The House Education and Labor Committee recently held a field hearing in Flint, MI to look at the benefits of dual enrollment programs. Witnesses included administrators from local high schools, universities, and community colleges, as well as a student participating in dual enrolment. Rep. Dale Kildee (MI-05) reflected on the challenges that communities like Flint face during this economic downturn, and how access to higher education may help. Dual enrollment is one strategy to make higher education more affordable and accessible for students; for example, students who participate in dual enrollment “typically graduate with between 30 and 60 college credits – tuition free. This translates to as much as 1 – 2 years of college education.”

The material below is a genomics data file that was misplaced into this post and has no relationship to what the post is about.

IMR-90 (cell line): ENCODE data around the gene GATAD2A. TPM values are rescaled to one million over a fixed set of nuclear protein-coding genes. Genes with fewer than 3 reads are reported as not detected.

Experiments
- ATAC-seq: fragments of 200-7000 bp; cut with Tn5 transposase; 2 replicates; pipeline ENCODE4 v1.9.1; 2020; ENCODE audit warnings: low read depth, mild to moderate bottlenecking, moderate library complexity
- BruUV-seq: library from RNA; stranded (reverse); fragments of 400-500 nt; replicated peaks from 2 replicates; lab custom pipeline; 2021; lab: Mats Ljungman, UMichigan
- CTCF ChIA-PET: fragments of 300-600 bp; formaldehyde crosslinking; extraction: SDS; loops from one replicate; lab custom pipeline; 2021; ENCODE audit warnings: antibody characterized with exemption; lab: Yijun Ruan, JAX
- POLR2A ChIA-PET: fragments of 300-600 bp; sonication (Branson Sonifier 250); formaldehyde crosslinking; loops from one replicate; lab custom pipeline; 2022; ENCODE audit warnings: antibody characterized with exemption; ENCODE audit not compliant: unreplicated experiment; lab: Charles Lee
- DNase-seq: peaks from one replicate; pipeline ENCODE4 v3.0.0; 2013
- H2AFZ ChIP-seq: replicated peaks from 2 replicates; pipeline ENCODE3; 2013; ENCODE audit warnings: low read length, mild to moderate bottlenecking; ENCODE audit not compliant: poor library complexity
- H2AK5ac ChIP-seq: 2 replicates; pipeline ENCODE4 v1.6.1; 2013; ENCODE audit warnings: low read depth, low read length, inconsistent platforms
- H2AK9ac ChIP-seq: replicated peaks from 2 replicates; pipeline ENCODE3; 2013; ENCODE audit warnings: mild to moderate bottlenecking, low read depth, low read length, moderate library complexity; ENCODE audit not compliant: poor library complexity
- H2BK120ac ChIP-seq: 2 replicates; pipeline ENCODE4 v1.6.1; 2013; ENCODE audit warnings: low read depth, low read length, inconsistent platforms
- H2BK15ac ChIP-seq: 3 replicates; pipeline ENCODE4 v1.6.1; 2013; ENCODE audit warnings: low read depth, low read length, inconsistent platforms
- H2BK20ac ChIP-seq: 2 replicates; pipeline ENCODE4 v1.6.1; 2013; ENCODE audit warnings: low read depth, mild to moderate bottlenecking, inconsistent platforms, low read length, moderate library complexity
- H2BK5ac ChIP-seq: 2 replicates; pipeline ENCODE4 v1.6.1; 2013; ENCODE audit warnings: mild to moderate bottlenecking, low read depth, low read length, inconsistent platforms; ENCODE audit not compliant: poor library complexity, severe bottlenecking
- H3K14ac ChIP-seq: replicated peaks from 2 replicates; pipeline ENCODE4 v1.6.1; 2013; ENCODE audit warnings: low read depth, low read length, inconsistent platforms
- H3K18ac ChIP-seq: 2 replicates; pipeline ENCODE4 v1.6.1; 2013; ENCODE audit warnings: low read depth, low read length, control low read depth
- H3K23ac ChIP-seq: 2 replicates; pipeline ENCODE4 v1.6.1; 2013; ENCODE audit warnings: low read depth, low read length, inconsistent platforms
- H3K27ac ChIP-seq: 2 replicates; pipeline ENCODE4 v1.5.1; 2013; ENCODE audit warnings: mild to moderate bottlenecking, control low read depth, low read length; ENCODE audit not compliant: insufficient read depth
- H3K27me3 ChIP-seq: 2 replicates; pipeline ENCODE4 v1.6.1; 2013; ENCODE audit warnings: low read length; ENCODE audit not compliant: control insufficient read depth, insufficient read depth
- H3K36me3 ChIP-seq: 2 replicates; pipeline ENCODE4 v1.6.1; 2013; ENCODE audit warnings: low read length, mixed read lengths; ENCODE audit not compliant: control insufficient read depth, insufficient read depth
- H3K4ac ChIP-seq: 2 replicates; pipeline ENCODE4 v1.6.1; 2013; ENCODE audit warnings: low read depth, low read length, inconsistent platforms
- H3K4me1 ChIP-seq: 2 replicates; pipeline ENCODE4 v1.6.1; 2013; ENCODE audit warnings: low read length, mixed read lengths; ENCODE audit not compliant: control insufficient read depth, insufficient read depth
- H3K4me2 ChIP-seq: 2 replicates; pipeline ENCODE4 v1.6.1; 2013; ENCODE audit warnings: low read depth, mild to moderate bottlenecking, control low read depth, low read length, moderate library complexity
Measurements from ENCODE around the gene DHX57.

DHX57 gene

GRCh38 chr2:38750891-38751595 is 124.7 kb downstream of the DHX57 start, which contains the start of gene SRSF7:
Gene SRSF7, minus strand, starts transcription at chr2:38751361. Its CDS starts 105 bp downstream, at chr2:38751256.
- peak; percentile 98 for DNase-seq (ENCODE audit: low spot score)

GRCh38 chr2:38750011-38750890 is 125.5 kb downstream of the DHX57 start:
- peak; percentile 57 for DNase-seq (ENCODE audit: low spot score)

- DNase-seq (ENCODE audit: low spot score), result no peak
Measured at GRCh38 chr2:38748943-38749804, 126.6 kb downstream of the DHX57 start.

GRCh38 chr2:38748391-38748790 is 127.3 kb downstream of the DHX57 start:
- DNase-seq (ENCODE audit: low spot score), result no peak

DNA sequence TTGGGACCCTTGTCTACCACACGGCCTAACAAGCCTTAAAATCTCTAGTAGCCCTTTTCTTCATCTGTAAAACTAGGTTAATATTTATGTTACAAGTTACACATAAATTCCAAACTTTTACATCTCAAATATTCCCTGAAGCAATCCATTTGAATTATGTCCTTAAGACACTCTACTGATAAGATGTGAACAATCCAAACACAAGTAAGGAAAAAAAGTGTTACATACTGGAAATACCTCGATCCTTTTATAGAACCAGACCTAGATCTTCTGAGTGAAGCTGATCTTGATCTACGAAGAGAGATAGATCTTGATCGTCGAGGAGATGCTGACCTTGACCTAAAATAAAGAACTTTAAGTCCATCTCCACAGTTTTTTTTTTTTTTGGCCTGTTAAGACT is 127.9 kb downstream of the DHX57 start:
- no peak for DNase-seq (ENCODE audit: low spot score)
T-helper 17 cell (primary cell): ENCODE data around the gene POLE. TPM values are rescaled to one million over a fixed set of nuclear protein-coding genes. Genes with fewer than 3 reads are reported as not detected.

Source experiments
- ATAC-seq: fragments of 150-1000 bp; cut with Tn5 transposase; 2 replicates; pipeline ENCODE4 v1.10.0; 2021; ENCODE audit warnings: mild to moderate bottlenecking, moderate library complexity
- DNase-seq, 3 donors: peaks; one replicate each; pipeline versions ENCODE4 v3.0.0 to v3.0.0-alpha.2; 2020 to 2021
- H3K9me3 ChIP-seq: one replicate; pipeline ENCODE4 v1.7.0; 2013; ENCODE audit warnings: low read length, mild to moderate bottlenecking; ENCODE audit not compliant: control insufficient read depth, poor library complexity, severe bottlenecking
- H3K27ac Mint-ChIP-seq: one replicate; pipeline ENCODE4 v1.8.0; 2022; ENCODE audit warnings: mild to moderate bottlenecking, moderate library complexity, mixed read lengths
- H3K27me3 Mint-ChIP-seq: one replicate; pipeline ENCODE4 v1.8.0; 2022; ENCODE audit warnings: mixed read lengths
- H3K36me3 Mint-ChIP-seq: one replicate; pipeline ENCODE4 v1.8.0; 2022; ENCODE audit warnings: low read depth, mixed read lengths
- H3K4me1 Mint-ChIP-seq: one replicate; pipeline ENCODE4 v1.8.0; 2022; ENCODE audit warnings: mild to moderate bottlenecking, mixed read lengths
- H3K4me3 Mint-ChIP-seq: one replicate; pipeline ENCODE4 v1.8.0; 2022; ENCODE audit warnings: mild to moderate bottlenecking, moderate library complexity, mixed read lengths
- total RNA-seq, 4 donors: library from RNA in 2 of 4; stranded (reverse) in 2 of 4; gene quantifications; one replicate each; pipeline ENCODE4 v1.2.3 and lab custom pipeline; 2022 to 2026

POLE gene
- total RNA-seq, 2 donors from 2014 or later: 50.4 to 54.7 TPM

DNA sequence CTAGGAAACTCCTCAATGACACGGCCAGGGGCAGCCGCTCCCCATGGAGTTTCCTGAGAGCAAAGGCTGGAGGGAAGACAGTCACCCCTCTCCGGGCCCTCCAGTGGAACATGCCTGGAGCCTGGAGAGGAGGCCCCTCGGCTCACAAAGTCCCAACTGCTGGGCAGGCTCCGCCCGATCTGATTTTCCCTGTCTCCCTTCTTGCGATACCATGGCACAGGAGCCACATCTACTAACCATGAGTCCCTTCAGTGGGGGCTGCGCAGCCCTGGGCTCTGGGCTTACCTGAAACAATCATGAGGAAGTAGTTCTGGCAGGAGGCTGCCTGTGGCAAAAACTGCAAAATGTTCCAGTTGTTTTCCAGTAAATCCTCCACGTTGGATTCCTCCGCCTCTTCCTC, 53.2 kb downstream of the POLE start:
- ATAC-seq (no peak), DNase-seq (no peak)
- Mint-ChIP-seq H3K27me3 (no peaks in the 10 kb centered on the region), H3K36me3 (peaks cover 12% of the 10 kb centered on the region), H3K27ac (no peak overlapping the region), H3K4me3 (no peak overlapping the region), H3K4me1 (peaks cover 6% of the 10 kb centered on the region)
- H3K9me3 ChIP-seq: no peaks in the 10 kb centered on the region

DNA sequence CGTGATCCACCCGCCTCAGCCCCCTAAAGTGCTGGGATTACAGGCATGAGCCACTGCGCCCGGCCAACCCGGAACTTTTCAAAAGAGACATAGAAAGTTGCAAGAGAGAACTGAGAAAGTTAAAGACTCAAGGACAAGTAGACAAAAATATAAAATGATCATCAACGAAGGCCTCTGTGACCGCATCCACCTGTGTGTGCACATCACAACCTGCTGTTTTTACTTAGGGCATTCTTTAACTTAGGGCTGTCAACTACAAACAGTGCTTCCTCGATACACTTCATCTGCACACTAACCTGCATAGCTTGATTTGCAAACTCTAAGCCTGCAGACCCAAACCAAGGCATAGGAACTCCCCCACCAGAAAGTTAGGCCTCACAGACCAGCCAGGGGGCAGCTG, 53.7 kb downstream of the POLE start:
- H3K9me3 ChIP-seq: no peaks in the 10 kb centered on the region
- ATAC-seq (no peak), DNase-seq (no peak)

Rep. Kildee also offered a very interesting statistic: gifted students make up 20 percent of high school drop outs. The reason for this is that they are not challenged in their current high school programs. Dual enrollment offers these students the challenge of taking college level courses. This stat immediately made me think of CTE, which is another way to keep students challenged and for them see the relevancy of their high school work to the their futures. As you can see in NASDCTEc’s latest leave behind, many dual enrollment programs are in CTE areas.
Rep. Kildee, along with Sen. Herb Kohl (WI), has introduced the Fast Track To College Act which would provide funding to expand existing successful dual enrollment and early college programs and provide resources to establish new programs nationwide.